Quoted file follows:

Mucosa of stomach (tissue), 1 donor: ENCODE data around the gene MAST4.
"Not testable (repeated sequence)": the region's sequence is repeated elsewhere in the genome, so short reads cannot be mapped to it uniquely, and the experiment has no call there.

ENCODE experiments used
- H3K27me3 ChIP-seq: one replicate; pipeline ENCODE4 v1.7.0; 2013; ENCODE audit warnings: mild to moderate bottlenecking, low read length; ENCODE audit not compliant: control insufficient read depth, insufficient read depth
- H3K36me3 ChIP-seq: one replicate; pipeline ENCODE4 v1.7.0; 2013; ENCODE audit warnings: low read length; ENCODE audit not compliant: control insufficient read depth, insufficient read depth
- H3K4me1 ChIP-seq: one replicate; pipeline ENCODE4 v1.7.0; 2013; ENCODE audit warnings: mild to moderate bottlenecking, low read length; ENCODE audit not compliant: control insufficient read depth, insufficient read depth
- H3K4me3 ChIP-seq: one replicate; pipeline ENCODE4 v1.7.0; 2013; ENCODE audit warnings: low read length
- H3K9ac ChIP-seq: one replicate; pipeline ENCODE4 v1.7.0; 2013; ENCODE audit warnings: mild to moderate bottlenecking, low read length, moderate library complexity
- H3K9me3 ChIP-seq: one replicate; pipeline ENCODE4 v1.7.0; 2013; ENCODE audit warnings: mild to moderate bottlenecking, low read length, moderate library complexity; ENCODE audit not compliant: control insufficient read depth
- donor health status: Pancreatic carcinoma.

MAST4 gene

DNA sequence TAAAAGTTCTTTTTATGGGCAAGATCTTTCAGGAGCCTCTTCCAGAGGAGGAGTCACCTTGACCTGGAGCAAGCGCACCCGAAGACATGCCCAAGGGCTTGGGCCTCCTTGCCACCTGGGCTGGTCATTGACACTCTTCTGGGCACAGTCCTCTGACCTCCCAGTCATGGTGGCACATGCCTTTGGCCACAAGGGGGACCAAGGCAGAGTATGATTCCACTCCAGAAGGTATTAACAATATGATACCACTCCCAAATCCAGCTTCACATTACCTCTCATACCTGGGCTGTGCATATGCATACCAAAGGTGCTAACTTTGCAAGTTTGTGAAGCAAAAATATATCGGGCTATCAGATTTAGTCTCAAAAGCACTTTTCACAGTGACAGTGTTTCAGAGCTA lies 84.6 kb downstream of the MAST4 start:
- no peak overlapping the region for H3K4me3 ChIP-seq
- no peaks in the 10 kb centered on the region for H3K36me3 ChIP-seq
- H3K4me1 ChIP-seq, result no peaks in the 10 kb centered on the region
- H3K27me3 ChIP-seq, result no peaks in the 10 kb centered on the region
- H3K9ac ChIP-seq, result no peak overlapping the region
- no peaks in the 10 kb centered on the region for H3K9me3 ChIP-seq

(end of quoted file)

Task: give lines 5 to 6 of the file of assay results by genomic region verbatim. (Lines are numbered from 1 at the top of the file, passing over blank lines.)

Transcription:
- H3K36me3 ChIP-seq: one replicate; pipeline ENCODE4 v1.7.0; 2013; ENCODE audit warnings: low read length; ENCODE audit not compliant: control insufficient read depth, insufficient read depth
- H3K4me1 ChIP-seq: one replicate; pipeline ENCODE4 v1.7.0; 2013; ENCODE audit warnings: mild to moderate bottlenecking, low read length; ENCODE audit not compliant: control insufficient read depth, insufficient read depth